“Once the University of Alabama agreed to culturally affiliate the human remains and funerary objects, they were required to submit the notice within six months,” Native American Graves Protection and Repatriation Act (NAGPRA) Program Manager Melanie O’Brien, told Native News Online. “This is an example of how quickly the regulatory process for repatriation can occur when there is cultural affiliation.”

What’s The Background?

In 1990, Congress passed NAGPRA, which requires federal agencies and museums receiving federal funds to take an inventory of Native American human remains and funerary objects they hold; consult with the tribes about what to do with them; and generally give the lineal descendants or culturally affiliated tribes the right to make the final determination about what to do with them, such as reburial or long-term curation.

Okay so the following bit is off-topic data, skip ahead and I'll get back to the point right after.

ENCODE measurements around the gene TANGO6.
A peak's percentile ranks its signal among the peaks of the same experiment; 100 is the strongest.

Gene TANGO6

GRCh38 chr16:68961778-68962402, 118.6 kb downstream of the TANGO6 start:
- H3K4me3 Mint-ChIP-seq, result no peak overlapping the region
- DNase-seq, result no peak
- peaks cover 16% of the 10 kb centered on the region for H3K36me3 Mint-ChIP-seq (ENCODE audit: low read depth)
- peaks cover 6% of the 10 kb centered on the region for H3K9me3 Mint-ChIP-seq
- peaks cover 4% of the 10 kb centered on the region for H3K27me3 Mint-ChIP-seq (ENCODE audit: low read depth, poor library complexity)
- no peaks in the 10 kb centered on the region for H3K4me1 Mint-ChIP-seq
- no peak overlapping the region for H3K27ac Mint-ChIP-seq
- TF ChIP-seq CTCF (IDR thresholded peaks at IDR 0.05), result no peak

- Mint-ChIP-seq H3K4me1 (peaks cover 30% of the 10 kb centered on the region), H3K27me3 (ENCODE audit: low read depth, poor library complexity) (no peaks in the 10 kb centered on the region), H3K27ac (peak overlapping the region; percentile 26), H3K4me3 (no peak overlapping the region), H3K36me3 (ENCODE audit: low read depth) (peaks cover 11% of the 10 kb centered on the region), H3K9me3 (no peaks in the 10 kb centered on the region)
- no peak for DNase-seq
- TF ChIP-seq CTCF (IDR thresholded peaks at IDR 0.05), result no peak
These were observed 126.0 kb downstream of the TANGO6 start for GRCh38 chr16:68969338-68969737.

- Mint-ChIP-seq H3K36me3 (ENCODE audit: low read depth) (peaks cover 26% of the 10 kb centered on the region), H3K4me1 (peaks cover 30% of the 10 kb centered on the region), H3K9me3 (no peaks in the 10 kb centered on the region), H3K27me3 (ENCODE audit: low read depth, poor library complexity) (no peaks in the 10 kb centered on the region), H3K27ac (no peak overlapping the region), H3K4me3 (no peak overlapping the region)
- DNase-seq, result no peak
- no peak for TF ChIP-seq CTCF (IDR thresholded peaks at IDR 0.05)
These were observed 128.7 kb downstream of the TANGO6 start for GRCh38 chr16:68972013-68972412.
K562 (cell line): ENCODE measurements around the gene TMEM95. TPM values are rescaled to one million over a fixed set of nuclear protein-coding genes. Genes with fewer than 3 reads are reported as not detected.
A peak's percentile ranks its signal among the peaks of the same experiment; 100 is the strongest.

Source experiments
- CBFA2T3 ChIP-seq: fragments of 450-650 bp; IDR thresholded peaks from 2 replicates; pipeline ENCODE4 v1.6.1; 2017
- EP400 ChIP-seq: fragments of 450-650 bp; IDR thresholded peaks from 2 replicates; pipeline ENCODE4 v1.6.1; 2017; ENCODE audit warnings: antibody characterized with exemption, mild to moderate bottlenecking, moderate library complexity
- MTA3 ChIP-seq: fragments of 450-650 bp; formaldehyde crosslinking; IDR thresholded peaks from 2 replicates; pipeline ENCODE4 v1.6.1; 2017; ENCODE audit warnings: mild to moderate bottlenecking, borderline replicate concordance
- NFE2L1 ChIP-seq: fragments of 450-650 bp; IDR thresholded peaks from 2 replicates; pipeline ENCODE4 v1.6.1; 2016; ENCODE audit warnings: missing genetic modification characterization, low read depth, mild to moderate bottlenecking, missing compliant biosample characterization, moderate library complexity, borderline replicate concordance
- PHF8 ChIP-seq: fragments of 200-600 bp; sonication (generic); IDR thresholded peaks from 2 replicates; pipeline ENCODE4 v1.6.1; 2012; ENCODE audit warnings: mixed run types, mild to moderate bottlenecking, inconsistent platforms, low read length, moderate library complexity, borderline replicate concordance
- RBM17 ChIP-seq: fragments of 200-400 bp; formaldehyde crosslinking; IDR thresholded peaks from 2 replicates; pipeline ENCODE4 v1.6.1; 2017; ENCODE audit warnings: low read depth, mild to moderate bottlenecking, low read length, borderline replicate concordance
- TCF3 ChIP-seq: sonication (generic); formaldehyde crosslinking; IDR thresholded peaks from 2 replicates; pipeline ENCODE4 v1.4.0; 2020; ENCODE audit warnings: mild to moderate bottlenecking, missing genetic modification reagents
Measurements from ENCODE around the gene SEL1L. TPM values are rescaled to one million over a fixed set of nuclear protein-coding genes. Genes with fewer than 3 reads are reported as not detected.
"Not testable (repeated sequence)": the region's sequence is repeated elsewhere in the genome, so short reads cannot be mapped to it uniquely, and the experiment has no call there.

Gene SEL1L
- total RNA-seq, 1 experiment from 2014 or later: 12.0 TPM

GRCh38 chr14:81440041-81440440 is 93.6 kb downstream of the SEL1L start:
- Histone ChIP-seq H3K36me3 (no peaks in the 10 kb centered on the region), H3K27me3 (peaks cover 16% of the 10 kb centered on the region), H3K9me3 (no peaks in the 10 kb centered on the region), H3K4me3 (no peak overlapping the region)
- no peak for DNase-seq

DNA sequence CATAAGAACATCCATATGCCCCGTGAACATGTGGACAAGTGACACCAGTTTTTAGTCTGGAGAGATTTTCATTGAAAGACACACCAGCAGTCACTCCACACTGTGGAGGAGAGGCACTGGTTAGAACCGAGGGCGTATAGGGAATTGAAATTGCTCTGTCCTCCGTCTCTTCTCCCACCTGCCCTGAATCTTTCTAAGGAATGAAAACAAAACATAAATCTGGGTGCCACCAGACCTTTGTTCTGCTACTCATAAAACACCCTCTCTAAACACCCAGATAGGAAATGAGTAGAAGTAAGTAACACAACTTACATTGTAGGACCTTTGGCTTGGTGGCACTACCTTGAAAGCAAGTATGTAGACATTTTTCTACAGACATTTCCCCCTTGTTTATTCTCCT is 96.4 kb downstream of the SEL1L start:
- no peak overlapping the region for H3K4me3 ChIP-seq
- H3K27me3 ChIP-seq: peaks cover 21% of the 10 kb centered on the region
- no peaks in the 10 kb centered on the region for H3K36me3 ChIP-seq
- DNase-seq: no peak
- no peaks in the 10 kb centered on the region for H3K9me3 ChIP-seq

But a loophole in the law allowed the majority of the remains cataloged — those deemed “culturally unidentifiable” because they lack documented tribal affiliation — to fall through the cracks. While museums and agencies still had to report such remains, there was no timeline or requirement for a museum to identify cultural affiliation. In the 1990s, the University of Alabama listed the remains in its collection as culturally unidentifiable.

In 2010, NAGPRA regulations changed to allow for Native tribes to request consultation on culturally unidentifiable human remains and associated funerary objects. The seven Muskogean language-speaking tribes sought consultation with the University of Alabama for a decade.